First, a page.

5. FORBES A, MURRAY-LYON IM. Cystic disease of the liver and biliary tract. Gut [online] 1991 Sep:S116-22 [viewed 16 July 2014] Available from: http://www.ncbi.nlm.nih.gov/pubmed/1916463
  6. JABłOńSKA B. Biliary cysts: etiology, diagnosis and management. World J Gastroenterol [online] 2012 Sep 21, 18(35):4801-10 [viewed 17 July 2014] Available from: doi:10.3748/wjg.v18.i35.4801
  7. BOUCHIER IA. Diagnosis of jaundice. Br Med J (Clin Res Ed) [online] 1981 Nov 14, 283(6302):1282-4 [viewed 17 July 2014] Available from: http://www.ncbi.nlm.nih.gov/pubmed/6794820
  8. KHANDELWAL C, ANAND U, KUMAR B, PRIYADARSHI RN. Diagnosis and management of choledochal cysts. Indian J Surg [online] 2012 Oct, 74(5):401-6 [viewed 19 July 2014] Available from: doi:10.1007/s12262-012-0426-7

Examination

Fact Explanation
Yellowish discoloration of skin, sclera and mucous membranes Cystic dilatation and stricture formation causes stasis of bile.Obstructive jaundice results in this discoloration[1]. This is intermittent, with long standing disease and cholangitis this can be of hepatocellular type[2]. neonates usually present with obstructive jaundice and abdominal masses. Adult presentation is pain, fever, nausea, vomiting and jaundice[3]. Pruritus causing scratch marks will also found as there is jaundice[4].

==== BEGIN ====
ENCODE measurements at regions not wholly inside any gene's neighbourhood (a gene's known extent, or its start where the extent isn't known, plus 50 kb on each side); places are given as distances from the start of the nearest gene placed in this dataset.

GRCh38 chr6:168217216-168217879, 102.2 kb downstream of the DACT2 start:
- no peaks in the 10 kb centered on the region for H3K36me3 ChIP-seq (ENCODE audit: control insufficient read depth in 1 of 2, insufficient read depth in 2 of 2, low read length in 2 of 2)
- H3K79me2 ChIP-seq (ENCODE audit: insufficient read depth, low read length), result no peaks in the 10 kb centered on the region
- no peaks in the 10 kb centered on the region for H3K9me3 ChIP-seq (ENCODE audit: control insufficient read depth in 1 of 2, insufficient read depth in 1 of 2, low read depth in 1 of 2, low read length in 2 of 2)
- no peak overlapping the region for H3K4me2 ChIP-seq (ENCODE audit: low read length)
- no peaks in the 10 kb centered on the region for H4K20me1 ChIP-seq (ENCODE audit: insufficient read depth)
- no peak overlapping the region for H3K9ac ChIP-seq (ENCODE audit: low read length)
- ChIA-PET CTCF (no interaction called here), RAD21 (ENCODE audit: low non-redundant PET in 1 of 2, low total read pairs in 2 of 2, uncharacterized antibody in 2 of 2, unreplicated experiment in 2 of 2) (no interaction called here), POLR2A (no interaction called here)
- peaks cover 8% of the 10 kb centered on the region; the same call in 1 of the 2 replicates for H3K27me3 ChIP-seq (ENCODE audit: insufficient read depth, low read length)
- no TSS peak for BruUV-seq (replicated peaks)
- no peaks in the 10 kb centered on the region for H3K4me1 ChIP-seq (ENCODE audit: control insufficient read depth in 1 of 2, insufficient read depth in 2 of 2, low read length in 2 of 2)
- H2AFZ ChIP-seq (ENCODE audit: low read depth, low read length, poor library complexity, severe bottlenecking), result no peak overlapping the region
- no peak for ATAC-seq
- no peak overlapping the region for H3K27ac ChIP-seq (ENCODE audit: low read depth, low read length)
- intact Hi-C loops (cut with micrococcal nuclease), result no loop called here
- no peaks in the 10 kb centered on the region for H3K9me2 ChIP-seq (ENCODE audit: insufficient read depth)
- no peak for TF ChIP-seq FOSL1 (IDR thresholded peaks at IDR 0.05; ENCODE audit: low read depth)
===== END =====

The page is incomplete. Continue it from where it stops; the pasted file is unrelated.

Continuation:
Febrile Ascending cholangitis results in fever[1].
Palpable abdominal mass On palpation there will be a right hypochondric mass which is cystic, smooth, mobile & discrete. pain, jaundice and abdominal mass is the classical triad of findings in choledochal cysts.[2].
Splenomegaly Choledochal cysts with intrahepatic involvement, they can have secondary biliary cirrhosis. In this situation patients can present with signs of portal hypertension. Splenomegaly, upper GI bleeding and menifestations of pancytopenia are found[3].
Ascitis This is secondary to portal hypertension and malignancy [4].
References
  1. GIRIYAPPA VENUGOPALH, BHAVSAR MAHENDRAS, VORA HASMUKHB. Choledochal cysts : A review of literature. Saudi J Gastroenterol [online] 2012 December [viewed 14 July 2014] Available from: doi:10.4103/1319-3767.98425
  2. OLBOURNE NA. Choledochal cysts. A review of the cystic anomalies of the biliary tree. Ann R Coll Surg Engl [online] 1975 Jan, 56(1):26-32 [viewed 16 July 2014] Available from: http://www.ncbi.nlm.nih.gov/pubmed/1096740
  3. SINGHAM J, YOSHIDA EM, SCUDAMORE CH. Choledochal cysts: part 2 of 3: Diagnosis. Can J Surg [online] 2009 Dec, 52(6):506-11 [viewed 16 July 2014] Available from: http://www.ncbi.nlm.nih.gov/pubmed/20011188
  4. BOUCHIER IA. Diagnosis of jaundice. Br Med J (Clin Res Ed) [online] 1981 Nov 14, 283(6302):1282-4 [viewed 17 July 2014] Available from: http://www.ncbi.nlm.nih.gov/pubmed/6794820

Differential Diagnoses

Fact Explanation
Biliary cystadenoma 4.6% intrahepatic bile duct cysts are cystadenomas. Common in middle age females. They are very rare in extrahepatic part of biliary tree. They are benign lesions which have a malignant potential. [1]
Biliary rhabdomyosarcoma This is the commonest malignancy of biliary tree in child hood. Delay in diagnosis influences badly to the prognosis. [2]
Hydatid cysts of the head of the pancreas Hydatid cyst is a common problem in endemic Australia, Africa, Greece, Middle East, Spain and Eastern Europe. Typical places to occur is liver and lung. Obstructive jaundice is a not a frequent finding, when present its difficult to differentiate from type I choledochal cysts.[3]